for tonight and the rest of my life

I ran through the dimly lit night with the familiar thumping at my neck, except this time I wasn’t running away. I ran to you, your car hidden behind my neighbor’s fence. The seat felt like a purr, and we slunk off before speeding into the night.

Somewhere between ordering food and watching a movie, we brushed our teeth together. The mirror I became familiar with over the past two weeks reflected a much older couple, one that seemed to have a mortgage to pay and shifts to attend. Perhaps I was far beyond my bedtime to make sense of the world, much less my own place in it, but there was the future gazing back at us hardly an arm’s length away.

I found my limbs and fingers tangled with yours under that sunset orange of your salt lamp. I remembered the times you grazed your fingertips on my face and crooned on about my skin like I was a star, like how I seemed so soft and how I seemed to glow. But that night you glowed even brighter with every pulse and breath I felt against my cheek. Your arms wrapped around me like tendrils of light, squeezing me into warmth in the cold evening. I fell asleep in the moon, on a crater made by the cradle of your body. There wasn’t a dream worth watching when I could’ve opened my eyes and done the same thing I did every other night with my eyes shut.

Waking up was a cloudy haze but I still believe the first thing you said was that you loved me, and the first thing I said was that I loved you too but with the words sleepily shuffled around. You still felt like a dream returning me to my house. The highways were empty, and you mentioned how quickly we reached them without all of the traffic. And I, in a naively romantic reverie, toyed with the idea that the universe was made to fit just the two of us.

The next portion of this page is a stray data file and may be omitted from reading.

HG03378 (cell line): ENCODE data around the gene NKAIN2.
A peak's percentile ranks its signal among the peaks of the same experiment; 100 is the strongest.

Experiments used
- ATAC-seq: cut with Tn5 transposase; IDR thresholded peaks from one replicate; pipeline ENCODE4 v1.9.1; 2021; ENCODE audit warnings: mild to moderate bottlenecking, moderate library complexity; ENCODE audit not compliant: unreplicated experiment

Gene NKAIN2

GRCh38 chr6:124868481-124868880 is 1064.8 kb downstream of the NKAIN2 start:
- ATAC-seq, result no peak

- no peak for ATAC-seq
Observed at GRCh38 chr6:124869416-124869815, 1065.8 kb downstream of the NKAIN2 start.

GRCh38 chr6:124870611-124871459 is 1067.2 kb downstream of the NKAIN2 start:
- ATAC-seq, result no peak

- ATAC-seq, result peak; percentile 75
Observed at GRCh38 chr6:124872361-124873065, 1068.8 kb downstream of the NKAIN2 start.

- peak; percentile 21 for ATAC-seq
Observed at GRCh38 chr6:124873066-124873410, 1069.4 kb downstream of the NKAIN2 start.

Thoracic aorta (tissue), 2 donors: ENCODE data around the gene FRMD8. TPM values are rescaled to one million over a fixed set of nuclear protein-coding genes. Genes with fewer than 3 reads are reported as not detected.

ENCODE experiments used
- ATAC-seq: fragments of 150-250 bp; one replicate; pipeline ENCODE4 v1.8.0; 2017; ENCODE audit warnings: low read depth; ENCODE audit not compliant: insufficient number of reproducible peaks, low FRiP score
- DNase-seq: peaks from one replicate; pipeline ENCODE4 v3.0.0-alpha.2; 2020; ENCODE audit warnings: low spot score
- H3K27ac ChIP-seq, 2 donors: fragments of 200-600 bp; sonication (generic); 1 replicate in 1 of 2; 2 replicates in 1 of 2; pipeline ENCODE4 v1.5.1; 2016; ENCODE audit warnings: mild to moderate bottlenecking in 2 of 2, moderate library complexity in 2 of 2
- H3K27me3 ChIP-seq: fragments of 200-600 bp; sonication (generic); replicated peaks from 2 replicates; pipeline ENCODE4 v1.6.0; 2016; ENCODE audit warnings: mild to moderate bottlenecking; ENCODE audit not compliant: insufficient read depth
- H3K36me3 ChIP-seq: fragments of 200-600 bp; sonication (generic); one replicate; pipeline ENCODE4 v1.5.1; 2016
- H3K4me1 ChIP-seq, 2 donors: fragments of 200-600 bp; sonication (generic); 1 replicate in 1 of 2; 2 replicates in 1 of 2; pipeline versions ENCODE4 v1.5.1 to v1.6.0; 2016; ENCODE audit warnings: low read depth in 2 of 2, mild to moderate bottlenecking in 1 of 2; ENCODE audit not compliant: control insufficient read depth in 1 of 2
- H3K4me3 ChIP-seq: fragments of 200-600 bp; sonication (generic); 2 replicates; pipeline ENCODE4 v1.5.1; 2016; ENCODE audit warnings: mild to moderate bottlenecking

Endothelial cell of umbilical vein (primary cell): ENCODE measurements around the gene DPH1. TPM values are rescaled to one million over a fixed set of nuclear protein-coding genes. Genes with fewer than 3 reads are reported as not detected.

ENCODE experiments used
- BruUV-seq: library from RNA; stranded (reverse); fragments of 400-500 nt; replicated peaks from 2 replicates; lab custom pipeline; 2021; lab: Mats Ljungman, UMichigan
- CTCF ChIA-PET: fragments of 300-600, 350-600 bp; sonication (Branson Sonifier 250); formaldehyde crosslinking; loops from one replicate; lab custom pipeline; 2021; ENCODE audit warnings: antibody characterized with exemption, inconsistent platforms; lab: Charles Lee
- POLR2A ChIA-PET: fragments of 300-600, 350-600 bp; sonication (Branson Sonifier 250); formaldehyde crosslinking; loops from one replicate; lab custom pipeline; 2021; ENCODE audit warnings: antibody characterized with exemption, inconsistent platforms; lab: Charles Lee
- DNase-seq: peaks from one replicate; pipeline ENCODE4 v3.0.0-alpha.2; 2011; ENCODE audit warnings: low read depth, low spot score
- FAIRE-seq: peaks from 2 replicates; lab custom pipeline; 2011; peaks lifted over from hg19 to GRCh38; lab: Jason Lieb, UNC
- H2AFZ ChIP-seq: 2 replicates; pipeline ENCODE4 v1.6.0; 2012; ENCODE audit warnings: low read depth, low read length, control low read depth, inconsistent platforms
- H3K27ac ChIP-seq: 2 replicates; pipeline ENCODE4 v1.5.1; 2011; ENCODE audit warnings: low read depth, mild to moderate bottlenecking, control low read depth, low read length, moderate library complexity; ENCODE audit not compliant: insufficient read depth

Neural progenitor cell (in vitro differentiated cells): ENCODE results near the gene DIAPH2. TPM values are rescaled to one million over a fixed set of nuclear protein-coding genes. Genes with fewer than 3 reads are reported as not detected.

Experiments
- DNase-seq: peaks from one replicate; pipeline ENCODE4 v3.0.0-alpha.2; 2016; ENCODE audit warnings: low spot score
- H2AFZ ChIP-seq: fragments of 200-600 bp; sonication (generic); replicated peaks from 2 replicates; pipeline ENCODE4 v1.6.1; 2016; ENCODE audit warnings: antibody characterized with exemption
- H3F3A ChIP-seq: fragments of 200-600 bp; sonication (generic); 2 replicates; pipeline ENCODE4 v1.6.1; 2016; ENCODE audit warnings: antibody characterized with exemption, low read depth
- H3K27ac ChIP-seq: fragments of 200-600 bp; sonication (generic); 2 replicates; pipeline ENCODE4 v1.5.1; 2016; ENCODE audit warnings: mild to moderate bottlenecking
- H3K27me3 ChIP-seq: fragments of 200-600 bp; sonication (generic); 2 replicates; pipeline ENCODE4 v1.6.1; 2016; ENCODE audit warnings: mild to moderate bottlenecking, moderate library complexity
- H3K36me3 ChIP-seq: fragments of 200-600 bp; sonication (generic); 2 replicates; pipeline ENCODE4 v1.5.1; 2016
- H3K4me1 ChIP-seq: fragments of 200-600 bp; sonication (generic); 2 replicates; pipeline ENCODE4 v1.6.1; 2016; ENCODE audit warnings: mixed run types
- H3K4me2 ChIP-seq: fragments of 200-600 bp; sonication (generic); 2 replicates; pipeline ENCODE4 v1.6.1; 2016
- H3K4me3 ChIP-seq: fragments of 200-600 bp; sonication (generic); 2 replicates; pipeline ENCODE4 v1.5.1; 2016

here is a first date

Here you are sitting across from me. A cup of shaved ice flavored white with some “Jamaican rum” syrup (which tasted a little like stale Pina colada)  sat in front of you, melting into sticky sweetness like I was while watching you fish out a Jenga piece from the tower.  Your face was as steady as your hands, eyes and fingers concentrated. The tower nudged towards me but it never fell. I scowled with a smile. You smiled back in defiance. This was a game, and we were in love. I pulled a piece from a side of the tower because I always play to win. You, in all your clever gracefulness, slipped one out from another side. The tower balanced precariously on center pieces. We looked at each other with eyes that smirked and hearts racing to our necks. Almost too quickly the night turned six and murmured time for me to go. We left like the unhappy kids who sat jealously at the table beside us (except we were unhappy because we had to leave). No one won, but I sat next to you with your hand in mine and my hand in yours in the car. We kissed under the dull red glow of the stoplight, but for a brief moment your green shirt looked like the bright green of a “go” signal. We tasted like the botched flavors of alcoholic drinks turned into sugary candy, but you felt like warm effervescence sliding drunkenly into my stomach. There were butterflies there. They’ve gotten ahold of some nectar and they’re fluttering for more.